On the occasion of International Human Rights Day, which this year also celebrates the 70th anniversary of the adoption of the Universal Declaration of Human Rights in 1948, TML Weekly salutes the peoples of the world who are waging a life and death struggle to provide human rights with a guarantee. The fight for human rights is testimony to the fact that societies are advanced enough to express these rights and human beings are determined to overcome their absence.
Rights are not expressed by the fact that they are given by this or that economic or political power, this or that social or cultural institution. It is necessary to evaluate these rights as they exist within a particular society or internationally so that the extent to which the society has to advance can be ascertained and the tasks to affirm them can be brought forth.
Of course, this is what the old forces who usurp power through force and fraud do not want the working class and people to do. Their aim is to get the working class and people to submit to their demands. To achieve this, they do everything possible to promote the present arrangements as credible, even as they restructure everything to eliminate even the notion that modern society is responsible for the claims of its members upon it. They go so far as to rule out even the very mention that society is advancing from one stage to the next by claiming that liberal democracy is the highest possible development of democracy. This is done to block the striving of human beings to change the conditions which are blocking society’s path to progress.
TML Weekly calls on its readers to review the history of the adoption of the Universal Declaration of Human Rights by paying utmost attention to the striving of the people to establish a new coherence in order to renew society so that the human rights of all are provided with a guarantee.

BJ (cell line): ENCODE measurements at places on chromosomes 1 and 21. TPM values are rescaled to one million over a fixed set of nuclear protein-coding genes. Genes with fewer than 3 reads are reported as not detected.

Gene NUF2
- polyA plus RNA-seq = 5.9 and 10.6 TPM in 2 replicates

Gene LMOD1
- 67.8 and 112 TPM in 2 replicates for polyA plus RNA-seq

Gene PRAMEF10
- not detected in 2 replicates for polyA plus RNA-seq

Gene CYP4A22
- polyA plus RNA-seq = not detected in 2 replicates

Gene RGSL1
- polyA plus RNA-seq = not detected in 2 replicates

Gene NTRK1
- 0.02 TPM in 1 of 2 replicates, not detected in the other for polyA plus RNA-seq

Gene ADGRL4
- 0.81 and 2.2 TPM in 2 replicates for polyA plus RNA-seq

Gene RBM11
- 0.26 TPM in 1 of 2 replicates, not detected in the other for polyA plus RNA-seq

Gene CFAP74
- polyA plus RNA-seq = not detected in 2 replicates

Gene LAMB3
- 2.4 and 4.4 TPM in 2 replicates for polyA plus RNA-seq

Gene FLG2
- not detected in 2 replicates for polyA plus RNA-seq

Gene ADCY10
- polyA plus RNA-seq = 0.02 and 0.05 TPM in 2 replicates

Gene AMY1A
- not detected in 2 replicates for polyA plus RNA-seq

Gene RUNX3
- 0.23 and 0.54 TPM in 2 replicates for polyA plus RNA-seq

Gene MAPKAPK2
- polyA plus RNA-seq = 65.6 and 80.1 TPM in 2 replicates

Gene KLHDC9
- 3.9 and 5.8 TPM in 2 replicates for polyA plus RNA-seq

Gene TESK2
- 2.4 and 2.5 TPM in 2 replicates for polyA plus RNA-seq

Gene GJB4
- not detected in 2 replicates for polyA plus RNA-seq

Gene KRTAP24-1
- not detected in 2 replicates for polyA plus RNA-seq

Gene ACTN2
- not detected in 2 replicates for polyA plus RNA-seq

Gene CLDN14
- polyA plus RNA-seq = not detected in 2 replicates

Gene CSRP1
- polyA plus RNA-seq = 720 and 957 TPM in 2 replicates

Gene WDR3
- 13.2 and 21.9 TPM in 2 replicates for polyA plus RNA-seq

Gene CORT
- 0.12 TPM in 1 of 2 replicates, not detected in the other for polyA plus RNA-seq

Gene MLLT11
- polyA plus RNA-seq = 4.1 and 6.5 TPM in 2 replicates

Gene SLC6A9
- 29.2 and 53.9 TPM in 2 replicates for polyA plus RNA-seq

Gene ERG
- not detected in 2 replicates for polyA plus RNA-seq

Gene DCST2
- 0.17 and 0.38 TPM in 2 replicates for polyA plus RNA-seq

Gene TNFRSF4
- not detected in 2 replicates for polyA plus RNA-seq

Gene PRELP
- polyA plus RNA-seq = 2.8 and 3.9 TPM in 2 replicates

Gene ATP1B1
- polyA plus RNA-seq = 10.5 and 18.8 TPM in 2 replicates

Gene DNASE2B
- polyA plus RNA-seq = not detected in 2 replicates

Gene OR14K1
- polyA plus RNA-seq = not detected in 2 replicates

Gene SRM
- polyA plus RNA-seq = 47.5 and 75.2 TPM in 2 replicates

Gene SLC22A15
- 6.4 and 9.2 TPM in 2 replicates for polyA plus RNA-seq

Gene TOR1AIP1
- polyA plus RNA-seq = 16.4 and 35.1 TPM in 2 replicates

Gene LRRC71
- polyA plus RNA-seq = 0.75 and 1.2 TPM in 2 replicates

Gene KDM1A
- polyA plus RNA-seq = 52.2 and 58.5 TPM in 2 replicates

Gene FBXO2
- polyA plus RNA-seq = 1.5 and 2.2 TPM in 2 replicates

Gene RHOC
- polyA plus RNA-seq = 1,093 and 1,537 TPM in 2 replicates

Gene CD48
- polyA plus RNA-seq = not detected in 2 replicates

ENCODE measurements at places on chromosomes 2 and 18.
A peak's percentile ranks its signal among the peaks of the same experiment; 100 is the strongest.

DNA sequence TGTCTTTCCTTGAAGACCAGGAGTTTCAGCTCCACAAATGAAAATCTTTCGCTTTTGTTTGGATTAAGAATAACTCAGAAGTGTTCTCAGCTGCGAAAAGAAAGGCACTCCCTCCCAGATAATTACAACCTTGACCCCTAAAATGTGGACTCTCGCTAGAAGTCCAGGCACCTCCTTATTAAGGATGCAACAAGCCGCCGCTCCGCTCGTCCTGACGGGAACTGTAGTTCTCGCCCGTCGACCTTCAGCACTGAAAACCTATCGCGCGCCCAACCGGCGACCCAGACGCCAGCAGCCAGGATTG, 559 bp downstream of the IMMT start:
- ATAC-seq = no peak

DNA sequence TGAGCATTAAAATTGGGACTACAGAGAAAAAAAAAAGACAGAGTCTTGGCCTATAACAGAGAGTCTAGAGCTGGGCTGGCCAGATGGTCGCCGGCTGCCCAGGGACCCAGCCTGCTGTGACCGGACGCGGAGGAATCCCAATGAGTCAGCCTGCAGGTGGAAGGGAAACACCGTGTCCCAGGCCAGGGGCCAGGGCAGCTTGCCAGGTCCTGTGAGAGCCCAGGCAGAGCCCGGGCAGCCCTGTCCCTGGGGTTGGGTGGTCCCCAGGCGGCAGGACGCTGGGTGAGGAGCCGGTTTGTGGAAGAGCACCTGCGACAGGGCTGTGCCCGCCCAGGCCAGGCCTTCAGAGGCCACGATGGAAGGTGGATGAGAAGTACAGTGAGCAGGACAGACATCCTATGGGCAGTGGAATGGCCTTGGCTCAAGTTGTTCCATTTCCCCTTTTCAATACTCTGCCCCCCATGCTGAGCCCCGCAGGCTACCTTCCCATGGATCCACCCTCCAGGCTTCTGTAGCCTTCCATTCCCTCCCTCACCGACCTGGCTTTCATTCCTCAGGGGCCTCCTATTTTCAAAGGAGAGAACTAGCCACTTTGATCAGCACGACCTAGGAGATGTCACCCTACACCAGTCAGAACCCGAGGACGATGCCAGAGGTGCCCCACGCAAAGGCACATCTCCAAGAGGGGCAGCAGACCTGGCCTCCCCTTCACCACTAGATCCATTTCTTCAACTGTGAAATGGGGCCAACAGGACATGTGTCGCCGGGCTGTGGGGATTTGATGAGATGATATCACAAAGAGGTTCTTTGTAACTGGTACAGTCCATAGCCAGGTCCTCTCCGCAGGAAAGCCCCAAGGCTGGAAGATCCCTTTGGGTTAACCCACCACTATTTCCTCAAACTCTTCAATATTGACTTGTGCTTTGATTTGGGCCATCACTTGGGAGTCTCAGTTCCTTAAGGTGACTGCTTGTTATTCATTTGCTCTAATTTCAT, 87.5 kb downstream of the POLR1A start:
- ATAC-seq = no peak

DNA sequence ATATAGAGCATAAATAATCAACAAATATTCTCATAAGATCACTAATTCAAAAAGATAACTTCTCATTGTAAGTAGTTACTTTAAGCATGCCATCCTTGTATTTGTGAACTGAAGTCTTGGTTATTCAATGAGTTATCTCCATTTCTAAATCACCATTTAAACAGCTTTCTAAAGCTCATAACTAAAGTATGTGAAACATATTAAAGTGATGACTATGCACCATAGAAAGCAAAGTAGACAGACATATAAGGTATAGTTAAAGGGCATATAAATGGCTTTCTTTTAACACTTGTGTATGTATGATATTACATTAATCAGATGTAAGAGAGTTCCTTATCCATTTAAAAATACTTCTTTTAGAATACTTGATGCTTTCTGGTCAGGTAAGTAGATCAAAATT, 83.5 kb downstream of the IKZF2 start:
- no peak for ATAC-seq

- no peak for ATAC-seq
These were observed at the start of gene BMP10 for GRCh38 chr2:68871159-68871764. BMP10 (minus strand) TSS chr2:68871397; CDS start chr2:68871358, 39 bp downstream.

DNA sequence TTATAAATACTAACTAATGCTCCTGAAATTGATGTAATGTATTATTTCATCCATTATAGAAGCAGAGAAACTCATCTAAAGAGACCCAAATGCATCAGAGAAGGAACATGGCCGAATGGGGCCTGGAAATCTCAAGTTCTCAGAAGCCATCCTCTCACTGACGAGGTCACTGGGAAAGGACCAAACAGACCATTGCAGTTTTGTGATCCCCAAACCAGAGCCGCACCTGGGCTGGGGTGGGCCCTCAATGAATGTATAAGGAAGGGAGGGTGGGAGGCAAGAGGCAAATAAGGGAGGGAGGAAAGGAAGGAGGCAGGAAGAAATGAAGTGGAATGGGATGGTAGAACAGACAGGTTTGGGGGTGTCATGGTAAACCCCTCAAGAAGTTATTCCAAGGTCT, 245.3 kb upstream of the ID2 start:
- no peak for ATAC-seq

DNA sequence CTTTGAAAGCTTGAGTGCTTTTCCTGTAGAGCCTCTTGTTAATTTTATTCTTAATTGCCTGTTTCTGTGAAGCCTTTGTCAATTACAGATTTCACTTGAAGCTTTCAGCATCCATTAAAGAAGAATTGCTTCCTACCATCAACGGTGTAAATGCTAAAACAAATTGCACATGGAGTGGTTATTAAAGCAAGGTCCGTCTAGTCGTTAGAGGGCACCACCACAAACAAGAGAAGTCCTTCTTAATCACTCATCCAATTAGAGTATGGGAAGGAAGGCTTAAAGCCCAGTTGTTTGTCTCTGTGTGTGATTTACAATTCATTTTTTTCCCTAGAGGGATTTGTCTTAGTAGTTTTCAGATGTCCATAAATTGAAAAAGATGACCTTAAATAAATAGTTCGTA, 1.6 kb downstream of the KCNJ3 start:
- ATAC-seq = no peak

December 8, 2018 – No. 43
Peoples of the world oppose those who make a mockery of human rights based on ulterior motives
Commentary by PAULINE EASTON
The peoples of the world do not accept reaching conclusions about whether human rights are being violated in this or that country based on the self-serving propaganda of warmongering forces. A serious study of the economic, political and social system of a country will clearly expose what is going on there. Serious study and investigation of social systems is not the desire of the U.S. imperialists and their allies, including Canada, who float “human rights” pretexts and organizations for their own purposes. For them, truth is a matter of creating an outlook which permits them to carry out their neo-liberal anti-social nation-wrecking agenda with impunity. They use the pretext of championing human rights in whatever manner suits their particular pursuit of the moment. If truth has to be bent and twisted to its opposite, so be it, if this is what serves their interests. The question of human rights is used by the Anglo-American imperialists as a political tool, a weapon to justify aggression and intervention against peoples and countries hostile to their interests.